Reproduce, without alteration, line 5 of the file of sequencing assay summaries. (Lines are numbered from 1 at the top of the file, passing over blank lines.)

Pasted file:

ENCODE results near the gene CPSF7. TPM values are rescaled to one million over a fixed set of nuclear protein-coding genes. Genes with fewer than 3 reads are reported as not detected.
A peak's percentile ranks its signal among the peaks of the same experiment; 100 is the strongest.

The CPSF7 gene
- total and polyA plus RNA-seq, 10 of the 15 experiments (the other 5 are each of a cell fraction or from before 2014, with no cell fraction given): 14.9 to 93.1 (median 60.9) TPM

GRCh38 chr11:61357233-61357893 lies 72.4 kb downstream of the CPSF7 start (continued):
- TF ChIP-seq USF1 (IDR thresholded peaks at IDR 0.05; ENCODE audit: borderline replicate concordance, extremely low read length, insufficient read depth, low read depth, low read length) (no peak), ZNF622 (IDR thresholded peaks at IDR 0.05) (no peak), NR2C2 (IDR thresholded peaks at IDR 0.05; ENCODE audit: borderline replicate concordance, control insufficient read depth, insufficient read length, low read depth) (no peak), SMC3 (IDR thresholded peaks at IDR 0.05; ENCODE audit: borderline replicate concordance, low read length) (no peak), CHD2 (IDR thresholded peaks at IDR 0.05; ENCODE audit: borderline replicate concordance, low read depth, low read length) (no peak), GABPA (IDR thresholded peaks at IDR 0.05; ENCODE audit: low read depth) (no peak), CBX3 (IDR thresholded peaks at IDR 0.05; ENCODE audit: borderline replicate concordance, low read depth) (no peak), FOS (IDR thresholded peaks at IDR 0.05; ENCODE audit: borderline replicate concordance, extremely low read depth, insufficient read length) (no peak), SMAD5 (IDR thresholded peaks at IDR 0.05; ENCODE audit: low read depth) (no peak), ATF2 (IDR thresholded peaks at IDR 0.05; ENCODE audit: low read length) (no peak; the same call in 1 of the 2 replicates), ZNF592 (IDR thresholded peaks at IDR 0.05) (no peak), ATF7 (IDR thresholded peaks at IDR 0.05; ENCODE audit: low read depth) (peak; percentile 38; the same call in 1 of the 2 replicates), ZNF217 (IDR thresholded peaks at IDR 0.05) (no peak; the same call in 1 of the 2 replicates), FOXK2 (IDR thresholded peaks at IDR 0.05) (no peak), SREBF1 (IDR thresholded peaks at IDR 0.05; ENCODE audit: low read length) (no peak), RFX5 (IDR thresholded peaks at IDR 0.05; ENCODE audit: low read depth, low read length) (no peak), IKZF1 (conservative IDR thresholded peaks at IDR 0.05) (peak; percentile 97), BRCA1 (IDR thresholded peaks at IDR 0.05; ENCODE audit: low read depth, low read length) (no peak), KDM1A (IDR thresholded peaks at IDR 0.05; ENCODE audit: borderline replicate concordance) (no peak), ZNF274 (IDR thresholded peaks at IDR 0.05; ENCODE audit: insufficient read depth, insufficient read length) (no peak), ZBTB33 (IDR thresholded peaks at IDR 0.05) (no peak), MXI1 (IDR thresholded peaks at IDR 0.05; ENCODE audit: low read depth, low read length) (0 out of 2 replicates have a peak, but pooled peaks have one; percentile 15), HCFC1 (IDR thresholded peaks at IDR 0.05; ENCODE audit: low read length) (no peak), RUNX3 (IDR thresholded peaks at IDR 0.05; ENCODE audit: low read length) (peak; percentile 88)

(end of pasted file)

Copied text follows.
GRCh38 chr11:61357233-61357893 lies 72.4 kb downstream of the CPSF7 start (continued):